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-   -   "New" primality test/check (https://www.mersenneforum.org/showthread.php?t=22838)

gophne 2018-03-12 19:58

Hi CRGreathouse

Thanx for the encouragement.

I hope I can do justice to your positivity. I shall try to formulate my attempted "proof" carefully and mathematically as sound as possible. I will be delighted if the "proof" has any merit if somebody with more math knowledge and skills could take it the next level, but I am getting ahead of myself.

I will be posting on this thread as I would not want to compromise the integrity and reputation of the forum by possibly posting a worthless, clueless attempted proof. If the proof should have any merit after analysis by the normal commentators, it would garner a life of its own I am sure.

As for the primality test (for mersenne primes) it is formulaic in nature, so it is like proving the lemma for the lower mersennes, and then extending it to the rest of the set of mersenne numbers. My problem being that the "primality" check could well be too unwieldy at very high numbers. I do not have a good understanding of algorithm complexity and computation time concepts.

I shall try my very best to validate whatever I post with due respect to the readers.

science_man_88 2018-03-12 20:03

[QUOTE=gophne;482175]Thanx I will look at the links.[/QUOTE]

[url]https://en.m.wikipedia.org/wiki/List_of_mathematical_jargon[/url]

[url]https://en.m.wikipedia.org/wiki/Mathematical_proof[/url]

[url]https://oeis.org/wiki/List_of_LaTeX_mathematical_symbols[/url]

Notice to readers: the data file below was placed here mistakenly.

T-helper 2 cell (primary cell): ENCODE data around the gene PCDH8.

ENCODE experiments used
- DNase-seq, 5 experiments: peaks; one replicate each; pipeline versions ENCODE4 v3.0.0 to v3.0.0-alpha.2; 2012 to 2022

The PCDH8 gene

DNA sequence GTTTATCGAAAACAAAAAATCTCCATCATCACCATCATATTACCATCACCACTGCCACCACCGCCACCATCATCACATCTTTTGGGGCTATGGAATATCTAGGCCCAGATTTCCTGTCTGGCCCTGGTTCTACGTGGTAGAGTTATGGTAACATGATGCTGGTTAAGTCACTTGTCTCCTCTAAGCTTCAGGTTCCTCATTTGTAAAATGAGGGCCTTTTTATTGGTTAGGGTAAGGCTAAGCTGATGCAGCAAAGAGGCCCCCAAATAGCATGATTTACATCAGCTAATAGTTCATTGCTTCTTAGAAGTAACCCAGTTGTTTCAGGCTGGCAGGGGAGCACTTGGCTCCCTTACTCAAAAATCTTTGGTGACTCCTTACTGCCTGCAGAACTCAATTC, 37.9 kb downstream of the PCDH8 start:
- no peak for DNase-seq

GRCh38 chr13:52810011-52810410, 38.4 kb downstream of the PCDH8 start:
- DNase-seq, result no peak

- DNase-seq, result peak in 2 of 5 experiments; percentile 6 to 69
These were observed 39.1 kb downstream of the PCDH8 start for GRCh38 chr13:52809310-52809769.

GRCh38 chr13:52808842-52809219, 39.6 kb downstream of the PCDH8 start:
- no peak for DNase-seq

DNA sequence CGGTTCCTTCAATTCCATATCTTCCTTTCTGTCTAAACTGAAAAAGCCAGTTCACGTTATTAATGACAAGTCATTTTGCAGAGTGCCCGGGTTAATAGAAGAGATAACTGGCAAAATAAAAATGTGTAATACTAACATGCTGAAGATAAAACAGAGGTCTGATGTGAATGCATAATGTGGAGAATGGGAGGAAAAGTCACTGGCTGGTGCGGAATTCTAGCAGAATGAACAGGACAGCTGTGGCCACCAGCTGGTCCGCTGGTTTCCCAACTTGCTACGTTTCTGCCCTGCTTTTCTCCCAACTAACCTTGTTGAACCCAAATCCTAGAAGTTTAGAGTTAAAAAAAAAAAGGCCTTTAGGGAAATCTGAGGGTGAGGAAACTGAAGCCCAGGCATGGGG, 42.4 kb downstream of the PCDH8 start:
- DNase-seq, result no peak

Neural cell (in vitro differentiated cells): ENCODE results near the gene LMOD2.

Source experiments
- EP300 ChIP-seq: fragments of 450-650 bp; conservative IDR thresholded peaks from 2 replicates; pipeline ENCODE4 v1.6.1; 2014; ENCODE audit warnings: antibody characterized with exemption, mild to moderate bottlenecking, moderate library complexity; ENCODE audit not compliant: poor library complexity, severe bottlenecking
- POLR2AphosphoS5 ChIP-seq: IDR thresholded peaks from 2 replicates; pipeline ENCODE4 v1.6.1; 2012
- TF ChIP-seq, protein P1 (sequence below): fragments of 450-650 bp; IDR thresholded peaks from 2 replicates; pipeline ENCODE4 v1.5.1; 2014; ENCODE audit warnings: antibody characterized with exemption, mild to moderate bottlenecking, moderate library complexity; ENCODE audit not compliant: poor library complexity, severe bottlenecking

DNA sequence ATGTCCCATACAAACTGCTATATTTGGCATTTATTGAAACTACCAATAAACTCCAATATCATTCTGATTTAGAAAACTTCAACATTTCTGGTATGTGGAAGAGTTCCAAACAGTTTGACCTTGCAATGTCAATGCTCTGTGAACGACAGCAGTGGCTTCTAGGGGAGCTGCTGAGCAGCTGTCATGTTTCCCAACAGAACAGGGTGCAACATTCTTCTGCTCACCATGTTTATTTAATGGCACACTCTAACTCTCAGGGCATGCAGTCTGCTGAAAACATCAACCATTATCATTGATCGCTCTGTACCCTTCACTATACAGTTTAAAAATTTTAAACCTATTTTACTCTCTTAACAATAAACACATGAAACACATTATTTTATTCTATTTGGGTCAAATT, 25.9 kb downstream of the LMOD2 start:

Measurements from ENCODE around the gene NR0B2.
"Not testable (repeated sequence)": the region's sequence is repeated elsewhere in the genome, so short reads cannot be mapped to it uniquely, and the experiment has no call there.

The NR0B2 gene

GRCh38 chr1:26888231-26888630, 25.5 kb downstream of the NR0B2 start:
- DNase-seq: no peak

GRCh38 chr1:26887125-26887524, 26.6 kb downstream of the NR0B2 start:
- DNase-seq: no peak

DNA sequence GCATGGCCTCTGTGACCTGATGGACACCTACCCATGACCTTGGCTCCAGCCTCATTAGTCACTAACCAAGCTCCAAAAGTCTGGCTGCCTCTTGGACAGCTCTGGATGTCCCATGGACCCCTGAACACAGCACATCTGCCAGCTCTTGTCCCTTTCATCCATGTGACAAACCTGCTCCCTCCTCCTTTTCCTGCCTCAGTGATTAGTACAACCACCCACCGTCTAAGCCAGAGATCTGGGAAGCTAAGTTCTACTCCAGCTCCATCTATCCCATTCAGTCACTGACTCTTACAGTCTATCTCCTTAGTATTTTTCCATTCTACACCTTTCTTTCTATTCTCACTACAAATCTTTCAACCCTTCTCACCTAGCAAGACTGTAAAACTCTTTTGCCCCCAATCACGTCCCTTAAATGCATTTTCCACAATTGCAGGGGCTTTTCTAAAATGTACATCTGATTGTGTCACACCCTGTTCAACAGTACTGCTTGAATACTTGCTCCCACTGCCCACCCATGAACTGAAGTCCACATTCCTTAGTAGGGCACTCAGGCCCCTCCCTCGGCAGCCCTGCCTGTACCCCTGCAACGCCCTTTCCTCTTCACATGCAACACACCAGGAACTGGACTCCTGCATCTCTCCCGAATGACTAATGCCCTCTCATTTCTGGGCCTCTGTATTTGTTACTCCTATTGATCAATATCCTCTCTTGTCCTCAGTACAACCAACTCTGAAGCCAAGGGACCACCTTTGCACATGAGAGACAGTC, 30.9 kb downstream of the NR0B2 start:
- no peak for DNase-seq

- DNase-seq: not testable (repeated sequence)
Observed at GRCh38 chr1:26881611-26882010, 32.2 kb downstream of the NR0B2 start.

May all help you put it into an understandable form.

[url]https://en.m.wikipedia.org/wiki/List_of_mathematical_symbols[/url] may as well.

CRGreathouse 2018-03-12 21:59

[QUOTE=gophne;482176]As for the primality test (for mersenne primes) it is formulaic in nature, so it is like proving the lemma for the lower mersennes, and then extending it to the rest of the set of mersenne numbers. My problem being that the "primality" check could well be too unwieldy at very high numbers. I do not have a good understanding of algorithm complexity and computation time concepts.[/QUOTE]

Think about it in four stages.

1. Define it precisely and unambiguously. Until you do this, you [url=https://www.theguardian.com/science/2005/sep/19/ideas.g2]can't even be wrong[/url].
2. Prove that your test holds for all primes (of the appropriate form). Once you do this you have a pseudoprimality test (but its value is still unclear).
3. Prove that your test fails to hold for all composites (of the appropriate form). Once you do this you have a primality test (but possibly a slow one).
4. Prove that your test runs in a (small) certain amount of time based on the size of the input and perhaps other characteristics.

There are in-between stages. Before you get to 3 you can perform random testing to show that your test fails for either all composites tested or a very high percentage. Before you get to 4 you can use heuristics or implementations to argue that it will be fast. Really you need to get to at least stage 2 before any of this matters though.

You don't need to get to 4 to be of value. BPSW is at 2, and Miller-Rabin is stuck there permanently. ECPP looks like it will be at 3 for the foreseeable future.

chalsall 2018-03-12 22:47

[QUOTE=CRGreathouse;482186]Define it precisely and unambiguously. Until you do this, you [url=https://www.theguardian.com/science/2005/sep/19/ideas.g2]can't even be wrong[/url].[/QUOTE]

Along these lines, a very important thing to point out... It's perfectly OK to be wrong around here. It's a tough crowd, but being comfortable making mistakes is useful in making progress.